Frequently Asked Questions
Won't I lose functionality or flexiblity?
No. Everything you can do with Django's standard class based views you can also do with
django-vanilla-views. The migration guides cover all the bits of API that have been removed, and explain how you can easily achieve the same functionality with vanilla views.
Can I still use mixin classes?
django-vanilla-views package doesn't happen to use mixin classes, but there's no reason you shouldn't do so in your own code. Overuse of mixin classes can make for poor style, but when used in moderation they're a powerful and useful tool.
Can I use decorators with Vanilla views?
Yes. Using decorators with
django-vanilla-view is exactly the same as using decorators with Django's regular class-based view. You can wrap the decorator in the URL conf, like so:
urlpatterns = patterns('', (r'^create-report/', login_required(CreateReportView.as_view())), )
Alternatively you can apply a decorator to a view class itself, by wrapping the dispatch method:
class CreateReportView(CreateView): model = Report @method_decorator(login_required) def dispatch(self, *args, **kwargs): return super(CreateReportView, self).dispatch(*args, **kwargs)
I've already learnt Django's GCBVs, is this worth my time?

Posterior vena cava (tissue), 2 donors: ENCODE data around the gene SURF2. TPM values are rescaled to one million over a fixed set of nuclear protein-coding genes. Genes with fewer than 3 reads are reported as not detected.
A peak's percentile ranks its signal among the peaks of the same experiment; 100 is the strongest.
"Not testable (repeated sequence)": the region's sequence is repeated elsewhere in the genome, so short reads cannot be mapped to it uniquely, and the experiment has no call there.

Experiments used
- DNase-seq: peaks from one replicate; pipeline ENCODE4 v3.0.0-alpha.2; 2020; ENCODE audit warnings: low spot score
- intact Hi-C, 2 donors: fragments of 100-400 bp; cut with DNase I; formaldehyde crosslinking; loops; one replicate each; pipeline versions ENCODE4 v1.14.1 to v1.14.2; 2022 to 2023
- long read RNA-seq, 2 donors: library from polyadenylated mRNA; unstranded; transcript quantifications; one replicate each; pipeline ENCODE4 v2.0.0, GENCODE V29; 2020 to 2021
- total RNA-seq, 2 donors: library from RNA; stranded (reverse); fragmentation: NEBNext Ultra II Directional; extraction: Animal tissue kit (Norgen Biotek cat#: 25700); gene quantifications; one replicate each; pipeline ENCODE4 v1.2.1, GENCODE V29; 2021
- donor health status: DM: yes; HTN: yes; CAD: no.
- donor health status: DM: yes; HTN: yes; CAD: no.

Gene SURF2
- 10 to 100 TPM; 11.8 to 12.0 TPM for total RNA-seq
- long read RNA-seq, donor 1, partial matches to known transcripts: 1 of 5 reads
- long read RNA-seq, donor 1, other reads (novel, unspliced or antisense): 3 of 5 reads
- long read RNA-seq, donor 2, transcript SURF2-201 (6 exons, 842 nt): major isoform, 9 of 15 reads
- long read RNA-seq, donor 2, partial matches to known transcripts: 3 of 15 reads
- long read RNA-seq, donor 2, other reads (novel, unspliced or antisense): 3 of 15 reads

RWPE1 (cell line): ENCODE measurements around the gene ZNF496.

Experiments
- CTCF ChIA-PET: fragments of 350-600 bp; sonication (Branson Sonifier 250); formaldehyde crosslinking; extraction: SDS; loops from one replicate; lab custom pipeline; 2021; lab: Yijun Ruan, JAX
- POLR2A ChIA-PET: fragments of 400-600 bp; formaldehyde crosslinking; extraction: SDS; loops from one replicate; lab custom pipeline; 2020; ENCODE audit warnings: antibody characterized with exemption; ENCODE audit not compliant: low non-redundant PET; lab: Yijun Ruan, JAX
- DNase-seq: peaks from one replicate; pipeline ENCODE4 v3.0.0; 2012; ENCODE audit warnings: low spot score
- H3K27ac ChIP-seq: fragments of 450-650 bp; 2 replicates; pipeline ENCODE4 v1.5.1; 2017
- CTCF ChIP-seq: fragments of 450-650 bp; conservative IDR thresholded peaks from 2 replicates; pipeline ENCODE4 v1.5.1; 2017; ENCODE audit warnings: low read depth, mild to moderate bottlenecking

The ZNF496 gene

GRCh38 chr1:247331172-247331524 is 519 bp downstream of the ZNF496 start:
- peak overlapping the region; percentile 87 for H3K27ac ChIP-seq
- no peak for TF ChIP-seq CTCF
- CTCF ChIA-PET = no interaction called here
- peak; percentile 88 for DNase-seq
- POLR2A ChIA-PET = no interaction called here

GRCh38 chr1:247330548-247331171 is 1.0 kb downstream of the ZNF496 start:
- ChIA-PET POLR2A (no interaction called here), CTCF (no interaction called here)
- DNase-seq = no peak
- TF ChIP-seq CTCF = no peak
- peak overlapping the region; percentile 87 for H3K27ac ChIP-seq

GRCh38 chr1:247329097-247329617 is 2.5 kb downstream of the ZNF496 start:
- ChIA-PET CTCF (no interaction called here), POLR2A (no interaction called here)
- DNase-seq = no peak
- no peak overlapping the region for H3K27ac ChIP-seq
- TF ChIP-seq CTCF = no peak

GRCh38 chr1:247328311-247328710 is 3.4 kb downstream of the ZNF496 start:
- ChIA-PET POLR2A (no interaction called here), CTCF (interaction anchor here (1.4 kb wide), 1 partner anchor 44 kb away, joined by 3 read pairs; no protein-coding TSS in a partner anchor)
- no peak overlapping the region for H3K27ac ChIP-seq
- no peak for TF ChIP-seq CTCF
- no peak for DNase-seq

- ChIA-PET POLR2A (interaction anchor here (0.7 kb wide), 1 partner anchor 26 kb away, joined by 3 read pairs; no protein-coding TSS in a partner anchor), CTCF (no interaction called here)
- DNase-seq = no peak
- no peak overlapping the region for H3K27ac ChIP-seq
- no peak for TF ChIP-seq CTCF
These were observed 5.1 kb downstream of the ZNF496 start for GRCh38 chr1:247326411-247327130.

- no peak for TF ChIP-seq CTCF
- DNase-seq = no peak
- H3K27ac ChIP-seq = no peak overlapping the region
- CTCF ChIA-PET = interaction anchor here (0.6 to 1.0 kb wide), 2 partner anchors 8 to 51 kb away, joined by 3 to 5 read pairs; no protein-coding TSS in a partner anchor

Absolutely. The API presented by
django-vanilla-views is pretty simple so it shouldn't take you long to get up and running with it. The generic class based views are the bread and butter of our web sites, and the small investment in time you'll make learning
django-vanilla-views should pay of quickly as you'll be using simpler, more obvious views throughout.
Is it stable?
django-vanilla-views package has issued a 1.0 release and now has a formal deprecation policy. You should be free to use it knowing that package upgrades will be fully documented and will not break API compatibility between releases. We also have 100% code coverage and fully intend to quickly deal with any issues reported.
Isn't a mixin-less style less DRY?
Actually not really. The base views and the model views do share some common implementation, but there's only a very small amount of duplication.
It's also worth noting that Django's existing class based views also include duplication despite being implemented using a mixin style. For example, both
MultipleObjectMixin implement a functionally identical
What about seperation of concerns?
The base classes used by vanilla views include a small core set of functionality. In the author's opinion there's no real practical issue introduced here, and the design trade-off should favor simplicity of implementation.
It's also worth noting that Django's existing class based views also include unused methods in base classes despite being implemented using a mixin style. For example,
CreateView inherits from
SingleObjectMixin and includes
get_object() which is never used.